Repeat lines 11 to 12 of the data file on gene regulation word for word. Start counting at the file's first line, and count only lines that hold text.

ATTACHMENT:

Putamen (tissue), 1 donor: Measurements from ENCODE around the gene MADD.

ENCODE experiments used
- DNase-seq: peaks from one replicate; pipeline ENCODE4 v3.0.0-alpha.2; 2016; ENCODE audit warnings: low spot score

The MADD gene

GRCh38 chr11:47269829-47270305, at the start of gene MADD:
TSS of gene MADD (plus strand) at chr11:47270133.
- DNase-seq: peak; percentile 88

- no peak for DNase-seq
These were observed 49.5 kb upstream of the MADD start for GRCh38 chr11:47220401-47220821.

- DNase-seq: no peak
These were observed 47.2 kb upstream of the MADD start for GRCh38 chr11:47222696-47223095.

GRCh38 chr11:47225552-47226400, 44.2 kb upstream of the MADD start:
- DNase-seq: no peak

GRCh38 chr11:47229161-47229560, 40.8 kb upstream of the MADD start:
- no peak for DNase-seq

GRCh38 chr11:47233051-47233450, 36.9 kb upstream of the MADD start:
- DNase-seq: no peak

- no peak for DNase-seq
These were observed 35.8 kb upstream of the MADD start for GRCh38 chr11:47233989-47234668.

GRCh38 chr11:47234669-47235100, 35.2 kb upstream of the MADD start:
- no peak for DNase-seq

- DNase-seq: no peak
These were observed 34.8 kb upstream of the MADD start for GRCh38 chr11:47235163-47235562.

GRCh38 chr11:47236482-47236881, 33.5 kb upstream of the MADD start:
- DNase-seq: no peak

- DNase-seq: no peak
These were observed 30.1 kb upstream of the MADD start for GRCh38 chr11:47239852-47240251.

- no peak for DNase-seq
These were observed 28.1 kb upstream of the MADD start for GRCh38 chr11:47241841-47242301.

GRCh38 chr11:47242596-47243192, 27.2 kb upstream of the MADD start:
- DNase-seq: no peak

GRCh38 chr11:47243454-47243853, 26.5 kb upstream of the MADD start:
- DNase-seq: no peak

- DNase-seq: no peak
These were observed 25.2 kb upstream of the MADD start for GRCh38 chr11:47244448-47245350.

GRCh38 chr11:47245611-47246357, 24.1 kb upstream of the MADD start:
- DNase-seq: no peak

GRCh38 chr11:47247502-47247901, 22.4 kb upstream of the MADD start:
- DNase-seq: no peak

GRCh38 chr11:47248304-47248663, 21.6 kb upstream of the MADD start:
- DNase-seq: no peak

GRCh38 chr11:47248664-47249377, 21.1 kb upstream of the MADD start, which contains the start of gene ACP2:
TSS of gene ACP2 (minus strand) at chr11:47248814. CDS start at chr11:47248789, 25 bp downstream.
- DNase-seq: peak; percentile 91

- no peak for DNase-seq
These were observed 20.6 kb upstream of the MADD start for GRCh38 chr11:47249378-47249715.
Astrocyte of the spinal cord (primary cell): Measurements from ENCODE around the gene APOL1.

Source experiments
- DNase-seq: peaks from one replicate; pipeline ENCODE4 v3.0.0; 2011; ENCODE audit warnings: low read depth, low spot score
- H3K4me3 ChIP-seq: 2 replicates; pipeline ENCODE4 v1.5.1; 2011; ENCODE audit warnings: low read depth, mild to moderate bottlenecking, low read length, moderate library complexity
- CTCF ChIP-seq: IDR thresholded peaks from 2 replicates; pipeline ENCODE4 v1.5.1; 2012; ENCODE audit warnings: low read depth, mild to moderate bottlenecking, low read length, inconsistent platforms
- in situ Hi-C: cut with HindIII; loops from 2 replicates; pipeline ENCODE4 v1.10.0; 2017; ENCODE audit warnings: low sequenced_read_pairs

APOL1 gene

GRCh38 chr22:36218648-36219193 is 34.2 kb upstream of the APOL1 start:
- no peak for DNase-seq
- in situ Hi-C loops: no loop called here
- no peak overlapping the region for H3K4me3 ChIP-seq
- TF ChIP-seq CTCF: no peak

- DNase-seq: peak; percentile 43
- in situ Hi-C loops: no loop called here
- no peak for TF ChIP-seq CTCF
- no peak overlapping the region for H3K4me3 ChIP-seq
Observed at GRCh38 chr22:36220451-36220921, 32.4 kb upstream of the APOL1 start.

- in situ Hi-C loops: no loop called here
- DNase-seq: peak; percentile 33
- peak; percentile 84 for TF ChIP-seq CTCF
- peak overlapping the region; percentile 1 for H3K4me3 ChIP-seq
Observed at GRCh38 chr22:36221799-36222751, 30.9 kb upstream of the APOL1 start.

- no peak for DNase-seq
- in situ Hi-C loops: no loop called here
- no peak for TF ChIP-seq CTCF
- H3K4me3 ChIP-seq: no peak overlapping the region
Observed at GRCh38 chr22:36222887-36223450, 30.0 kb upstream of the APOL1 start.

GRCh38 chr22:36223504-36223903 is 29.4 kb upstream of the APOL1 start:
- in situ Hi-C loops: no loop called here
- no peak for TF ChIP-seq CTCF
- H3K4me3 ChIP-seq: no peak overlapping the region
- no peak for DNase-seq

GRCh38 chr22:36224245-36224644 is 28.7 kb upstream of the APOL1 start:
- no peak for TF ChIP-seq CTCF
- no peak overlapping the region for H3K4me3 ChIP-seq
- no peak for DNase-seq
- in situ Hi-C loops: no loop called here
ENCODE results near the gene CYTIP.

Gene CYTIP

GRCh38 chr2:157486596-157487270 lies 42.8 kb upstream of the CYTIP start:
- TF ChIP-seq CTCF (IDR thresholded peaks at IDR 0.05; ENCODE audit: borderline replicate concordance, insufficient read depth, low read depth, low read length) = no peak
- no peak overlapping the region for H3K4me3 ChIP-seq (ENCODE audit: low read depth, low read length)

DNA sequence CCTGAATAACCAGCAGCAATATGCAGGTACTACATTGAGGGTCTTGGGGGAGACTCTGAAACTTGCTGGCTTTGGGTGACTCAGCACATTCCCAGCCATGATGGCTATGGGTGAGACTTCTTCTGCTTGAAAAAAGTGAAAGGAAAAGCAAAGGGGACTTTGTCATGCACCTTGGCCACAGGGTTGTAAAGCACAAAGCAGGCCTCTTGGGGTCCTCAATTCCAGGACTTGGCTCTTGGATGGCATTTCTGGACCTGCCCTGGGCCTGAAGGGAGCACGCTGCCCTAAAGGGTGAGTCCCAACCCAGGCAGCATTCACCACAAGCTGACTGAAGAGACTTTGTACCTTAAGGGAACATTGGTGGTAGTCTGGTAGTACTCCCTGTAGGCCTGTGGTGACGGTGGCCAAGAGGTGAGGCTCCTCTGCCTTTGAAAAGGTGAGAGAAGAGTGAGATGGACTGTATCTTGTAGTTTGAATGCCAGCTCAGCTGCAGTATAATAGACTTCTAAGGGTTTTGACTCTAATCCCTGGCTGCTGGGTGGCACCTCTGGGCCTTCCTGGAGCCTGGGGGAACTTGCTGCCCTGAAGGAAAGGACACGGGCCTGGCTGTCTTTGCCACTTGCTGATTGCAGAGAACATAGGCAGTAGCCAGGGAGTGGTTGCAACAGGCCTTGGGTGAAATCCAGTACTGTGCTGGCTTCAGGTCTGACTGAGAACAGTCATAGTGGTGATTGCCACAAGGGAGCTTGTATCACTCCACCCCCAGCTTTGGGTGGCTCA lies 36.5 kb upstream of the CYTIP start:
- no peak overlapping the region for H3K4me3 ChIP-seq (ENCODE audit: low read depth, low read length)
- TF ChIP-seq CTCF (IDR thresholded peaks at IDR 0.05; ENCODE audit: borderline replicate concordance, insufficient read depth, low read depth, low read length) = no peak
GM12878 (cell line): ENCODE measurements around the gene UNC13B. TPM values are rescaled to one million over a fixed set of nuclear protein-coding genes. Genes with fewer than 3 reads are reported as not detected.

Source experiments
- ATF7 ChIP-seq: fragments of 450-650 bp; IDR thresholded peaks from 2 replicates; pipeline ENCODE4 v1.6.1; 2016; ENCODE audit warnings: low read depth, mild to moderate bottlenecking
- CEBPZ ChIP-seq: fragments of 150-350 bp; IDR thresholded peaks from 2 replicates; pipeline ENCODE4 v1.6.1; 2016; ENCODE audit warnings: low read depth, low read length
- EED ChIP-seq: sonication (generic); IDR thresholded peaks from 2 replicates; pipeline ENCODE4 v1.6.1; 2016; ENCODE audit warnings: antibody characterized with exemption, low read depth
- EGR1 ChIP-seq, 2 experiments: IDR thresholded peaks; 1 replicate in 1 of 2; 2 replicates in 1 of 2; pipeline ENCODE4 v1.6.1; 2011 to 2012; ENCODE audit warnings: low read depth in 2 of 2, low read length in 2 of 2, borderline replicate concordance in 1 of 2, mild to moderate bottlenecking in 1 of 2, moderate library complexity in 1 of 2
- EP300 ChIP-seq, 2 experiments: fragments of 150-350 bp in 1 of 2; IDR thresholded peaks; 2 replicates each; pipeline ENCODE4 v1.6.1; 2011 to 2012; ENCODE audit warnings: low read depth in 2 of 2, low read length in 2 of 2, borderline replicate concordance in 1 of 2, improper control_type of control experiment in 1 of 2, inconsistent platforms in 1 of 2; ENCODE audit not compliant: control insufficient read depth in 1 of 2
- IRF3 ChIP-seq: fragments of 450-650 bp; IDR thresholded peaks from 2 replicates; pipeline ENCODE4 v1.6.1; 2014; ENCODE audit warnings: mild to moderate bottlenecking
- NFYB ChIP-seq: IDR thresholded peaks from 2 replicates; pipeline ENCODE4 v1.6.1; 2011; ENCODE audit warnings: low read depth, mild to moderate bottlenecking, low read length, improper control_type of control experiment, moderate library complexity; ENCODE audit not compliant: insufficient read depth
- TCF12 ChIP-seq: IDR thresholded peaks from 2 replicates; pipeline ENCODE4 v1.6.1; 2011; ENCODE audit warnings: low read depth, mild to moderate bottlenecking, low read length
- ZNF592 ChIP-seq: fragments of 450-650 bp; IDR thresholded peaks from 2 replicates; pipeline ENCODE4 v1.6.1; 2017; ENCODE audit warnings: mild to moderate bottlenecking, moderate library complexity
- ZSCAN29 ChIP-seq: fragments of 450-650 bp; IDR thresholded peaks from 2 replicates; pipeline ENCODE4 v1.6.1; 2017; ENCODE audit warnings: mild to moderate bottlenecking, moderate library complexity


These were observed 47.2 kb upstream of the MADD start for GRCh38 chr11:47222696-47223095.

GRCh38 chr11:47225552-47226400, 44.2 kb upstream of the MADD start: